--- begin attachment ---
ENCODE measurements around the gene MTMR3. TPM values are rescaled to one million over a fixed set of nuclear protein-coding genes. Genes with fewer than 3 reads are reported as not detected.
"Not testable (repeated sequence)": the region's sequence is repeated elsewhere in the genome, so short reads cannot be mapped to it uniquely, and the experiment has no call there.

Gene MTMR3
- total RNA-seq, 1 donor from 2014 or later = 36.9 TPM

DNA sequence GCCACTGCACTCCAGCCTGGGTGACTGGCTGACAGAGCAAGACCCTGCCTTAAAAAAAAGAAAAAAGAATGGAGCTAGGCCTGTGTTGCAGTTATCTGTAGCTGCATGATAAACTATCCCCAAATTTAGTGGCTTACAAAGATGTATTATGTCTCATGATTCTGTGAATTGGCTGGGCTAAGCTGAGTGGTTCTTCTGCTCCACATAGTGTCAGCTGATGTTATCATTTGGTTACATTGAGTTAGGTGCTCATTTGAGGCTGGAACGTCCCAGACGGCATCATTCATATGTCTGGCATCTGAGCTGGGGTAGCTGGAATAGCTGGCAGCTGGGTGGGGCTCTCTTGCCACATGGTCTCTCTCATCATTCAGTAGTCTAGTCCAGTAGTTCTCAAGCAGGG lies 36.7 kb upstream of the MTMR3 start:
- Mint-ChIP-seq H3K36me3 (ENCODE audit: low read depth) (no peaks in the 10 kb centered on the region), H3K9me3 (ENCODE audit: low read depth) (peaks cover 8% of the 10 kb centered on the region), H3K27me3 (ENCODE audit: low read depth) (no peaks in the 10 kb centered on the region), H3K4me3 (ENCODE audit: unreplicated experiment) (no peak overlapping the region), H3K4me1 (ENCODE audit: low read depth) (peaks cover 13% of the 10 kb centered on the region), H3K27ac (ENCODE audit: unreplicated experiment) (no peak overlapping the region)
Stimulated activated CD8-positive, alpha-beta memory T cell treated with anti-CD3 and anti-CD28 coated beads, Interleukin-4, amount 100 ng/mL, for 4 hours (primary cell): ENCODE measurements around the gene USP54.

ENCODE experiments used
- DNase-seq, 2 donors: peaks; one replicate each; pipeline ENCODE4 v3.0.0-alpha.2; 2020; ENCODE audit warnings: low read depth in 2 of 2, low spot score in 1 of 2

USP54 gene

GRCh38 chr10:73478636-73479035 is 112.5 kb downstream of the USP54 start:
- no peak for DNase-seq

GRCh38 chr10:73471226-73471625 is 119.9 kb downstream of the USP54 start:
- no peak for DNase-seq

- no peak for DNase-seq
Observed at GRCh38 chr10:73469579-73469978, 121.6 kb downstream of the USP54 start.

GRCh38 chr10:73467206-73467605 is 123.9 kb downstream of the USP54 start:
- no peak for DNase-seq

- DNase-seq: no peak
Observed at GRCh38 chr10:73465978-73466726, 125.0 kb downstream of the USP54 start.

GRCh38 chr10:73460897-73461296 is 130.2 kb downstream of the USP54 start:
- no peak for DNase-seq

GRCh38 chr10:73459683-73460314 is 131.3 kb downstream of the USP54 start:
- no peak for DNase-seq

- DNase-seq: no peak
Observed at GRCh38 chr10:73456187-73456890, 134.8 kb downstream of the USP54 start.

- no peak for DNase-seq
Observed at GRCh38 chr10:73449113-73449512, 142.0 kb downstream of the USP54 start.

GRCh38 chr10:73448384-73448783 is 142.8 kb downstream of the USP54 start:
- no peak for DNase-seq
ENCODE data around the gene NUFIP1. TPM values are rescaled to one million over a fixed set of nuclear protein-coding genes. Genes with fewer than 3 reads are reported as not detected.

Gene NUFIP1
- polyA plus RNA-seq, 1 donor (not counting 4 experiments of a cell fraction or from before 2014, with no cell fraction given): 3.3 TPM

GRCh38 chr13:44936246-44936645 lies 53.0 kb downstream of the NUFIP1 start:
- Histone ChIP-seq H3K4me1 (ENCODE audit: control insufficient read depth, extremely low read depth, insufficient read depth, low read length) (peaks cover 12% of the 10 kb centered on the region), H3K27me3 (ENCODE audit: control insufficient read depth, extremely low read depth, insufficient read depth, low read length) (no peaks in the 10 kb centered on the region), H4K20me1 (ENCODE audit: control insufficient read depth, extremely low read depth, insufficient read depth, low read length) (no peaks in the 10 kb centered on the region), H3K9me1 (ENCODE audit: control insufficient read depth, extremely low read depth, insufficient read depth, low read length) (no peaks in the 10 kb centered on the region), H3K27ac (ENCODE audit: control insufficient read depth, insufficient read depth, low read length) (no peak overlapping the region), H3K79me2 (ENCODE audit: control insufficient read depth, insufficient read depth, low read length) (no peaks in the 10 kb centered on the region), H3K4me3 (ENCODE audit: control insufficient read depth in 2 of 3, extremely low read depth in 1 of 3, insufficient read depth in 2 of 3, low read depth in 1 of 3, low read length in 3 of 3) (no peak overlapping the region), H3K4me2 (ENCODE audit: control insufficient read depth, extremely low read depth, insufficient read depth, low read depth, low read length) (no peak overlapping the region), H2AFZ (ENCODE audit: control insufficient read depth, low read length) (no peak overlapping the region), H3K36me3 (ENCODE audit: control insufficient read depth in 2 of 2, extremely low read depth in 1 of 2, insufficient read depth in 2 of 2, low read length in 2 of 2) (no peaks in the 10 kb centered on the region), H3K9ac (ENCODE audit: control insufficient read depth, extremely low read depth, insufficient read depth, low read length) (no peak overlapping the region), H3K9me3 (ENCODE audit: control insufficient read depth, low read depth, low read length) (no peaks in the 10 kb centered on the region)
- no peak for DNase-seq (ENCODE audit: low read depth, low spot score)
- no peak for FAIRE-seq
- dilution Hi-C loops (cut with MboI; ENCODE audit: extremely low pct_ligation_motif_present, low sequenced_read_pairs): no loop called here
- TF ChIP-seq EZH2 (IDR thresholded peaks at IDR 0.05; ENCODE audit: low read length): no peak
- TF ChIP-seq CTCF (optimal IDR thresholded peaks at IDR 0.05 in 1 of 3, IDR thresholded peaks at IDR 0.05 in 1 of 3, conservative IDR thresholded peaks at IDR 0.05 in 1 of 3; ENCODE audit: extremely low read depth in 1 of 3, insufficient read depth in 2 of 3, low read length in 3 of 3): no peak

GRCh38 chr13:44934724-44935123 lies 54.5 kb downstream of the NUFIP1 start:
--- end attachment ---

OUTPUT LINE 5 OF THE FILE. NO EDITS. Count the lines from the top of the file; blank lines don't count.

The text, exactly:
DNA sequence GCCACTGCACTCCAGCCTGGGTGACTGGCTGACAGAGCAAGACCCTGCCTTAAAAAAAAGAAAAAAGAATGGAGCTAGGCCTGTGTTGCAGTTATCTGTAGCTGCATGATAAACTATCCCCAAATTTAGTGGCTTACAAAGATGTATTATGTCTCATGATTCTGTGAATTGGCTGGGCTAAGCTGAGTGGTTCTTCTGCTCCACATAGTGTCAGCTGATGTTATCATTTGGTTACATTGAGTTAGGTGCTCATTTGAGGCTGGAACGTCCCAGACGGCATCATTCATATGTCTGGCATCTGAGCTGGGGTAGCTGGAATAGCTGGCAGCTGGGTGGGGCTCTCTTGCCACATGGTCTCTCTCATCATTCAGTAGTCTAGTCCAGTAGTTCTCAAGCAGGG lies 36.7 kb upstream of the MTMR3 start: